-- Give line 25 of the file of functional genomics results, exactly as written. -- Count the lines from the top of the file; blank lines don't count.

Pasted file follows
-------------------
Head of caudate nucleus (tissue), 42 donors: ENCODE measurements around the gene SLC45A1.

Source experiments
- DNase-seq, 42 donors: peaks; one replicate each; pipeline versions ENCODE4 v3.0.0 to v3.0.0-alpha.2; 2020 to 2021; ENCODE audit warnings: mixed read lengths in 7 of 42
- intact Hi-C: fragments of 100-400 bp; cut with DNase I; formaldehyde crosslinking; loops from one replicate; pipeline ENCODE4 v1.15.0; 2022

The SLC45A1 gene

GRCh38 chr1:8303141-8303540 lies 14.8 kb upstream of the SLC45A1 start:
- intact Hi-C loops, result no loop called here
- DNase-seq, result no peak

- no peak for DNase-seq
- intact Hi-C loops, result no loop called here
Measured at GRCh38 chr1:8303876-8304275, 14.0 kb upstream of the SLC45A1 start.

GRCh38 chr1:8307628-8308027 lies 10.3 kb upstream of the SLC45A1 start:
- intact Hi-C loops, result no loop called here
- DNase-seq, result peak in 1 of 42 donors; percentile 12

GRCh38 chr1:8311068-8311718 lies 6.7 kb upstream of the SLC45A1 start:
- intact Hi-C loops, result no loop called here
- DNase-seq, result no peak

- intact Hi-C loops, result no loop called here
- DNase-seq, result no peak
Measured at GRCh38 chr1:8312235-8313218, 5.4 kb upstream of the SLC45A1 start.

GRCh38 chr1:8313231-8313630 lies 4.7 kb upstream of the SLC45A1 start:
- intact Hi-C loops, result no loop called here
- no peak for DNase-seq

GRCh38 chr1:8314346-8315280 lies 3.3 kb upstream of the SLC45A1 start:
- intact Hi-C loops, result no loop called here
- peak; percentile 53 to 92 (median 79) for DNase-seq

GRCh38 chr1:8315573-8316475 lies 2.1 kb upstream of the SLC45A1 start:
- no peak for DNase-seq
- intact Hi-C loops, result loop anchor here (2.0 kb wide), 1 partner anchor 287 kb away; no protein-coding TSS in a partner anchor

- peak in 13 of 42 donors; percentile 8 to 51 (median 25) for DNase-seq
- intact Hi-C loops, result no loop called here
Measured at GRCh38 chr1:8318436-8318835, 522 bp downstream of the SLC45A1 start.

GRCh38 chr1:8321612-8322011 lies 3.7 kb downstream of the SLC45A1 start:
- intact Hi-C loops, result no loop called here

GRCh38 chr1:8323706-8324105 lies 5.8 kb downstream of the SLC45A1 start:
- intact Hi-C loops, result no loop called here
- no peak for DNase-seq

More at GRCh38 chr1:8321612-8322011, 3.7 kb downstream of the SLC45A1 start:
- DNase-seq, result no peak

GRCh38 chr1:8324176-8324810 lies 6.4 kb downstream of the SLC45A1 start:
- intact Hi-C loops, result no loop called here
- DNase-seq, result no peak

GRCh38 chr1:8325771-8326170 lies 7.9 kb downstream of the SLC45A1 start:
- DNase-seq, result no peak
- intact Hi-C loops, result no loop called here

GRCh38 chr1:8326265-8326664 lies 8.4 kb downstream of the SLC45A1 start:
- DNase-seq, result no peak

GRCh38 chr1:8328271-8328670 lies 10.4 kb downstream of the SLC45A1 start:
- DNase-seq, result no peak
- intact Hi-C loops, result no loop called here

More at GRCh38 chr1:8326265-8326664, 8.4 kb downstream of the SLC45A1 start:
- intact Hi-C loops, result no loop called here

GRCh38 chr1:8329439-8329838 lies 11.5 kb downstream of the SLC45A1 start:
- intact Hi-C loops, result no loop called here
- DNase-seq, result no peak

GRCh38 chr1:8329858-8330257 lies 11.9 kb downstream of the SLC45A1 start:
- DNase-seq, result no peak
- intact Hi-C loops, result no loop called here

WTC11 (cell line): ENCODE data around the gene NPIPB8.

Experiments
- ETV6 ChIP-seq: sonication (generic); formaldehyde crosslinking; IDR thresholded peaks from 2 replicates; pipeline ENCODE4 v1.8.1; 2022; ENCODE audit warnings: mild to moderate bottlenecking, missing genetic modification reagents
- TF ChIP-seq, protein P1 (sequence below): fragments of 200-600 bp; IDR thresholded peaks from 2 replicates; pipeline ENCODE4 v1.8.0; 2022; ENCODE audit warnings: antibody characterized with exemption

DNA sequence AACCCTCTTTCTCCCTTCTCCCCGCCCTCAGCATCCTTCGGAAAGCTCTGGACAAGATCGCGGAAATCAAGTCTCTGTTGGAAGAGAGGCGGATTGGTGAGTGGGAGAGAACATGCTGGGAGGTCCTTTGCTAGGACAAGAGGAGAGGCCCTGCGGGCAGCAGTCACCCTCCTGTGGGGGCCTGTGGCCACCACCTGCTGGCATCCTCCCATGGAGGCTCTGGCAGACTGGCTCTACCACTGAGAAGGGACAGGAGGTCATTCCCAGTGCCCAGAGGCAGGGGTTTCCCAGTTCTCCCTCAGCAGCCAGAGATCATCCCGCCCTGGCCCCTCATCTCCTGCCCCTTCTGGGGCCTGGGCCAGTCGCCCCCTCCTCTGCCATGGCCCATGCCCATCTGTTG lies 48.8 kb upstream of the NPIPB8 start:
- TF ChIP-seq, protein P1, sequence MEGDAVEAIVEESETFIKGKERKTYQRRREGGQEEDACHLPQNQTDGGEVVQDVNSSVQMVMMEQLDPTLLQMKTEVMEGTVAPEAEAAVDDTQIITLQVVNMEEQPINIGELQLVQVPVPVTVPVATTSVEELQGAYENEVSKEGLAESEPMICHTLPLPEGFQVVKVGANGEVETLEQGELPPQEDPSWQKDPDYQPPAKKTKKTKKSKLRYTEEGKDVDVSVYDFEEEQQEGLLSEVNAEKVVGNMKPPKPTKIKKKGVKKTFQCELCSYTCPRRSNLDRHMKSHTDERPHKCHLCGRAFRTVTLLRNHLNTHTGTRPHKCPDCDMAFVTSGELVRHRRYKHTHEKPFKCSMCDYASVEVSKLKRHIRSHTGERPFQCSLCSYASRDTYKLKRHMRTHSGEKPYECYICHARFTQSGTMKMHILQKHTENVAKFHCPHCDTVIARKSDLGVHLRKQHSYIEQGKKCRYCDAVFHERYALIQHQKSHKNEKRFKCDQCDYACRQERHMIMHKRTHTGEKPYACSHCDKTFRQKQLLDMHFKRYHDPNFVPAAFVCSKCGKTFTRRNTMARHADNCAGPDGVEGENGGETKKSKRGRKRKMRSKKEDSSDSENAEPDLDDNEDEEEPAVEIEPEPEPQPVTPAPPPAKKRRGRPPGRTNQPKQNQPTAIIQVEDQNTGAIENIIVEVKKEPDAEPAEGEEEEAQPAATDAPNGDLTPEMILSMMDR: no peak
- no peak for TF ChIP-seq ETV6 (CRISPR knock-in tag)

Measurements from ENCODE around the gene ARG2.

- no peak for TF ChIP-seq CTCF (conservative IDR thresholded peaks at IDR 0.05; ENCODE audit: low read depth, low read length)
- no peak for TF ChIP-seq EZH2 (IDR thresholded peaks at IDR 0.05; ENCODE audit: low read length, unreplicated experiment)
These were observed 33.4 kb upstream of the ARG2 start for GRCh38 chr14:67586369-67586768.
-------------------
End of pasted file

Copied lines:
- intact Hi-C loops, result no loop called here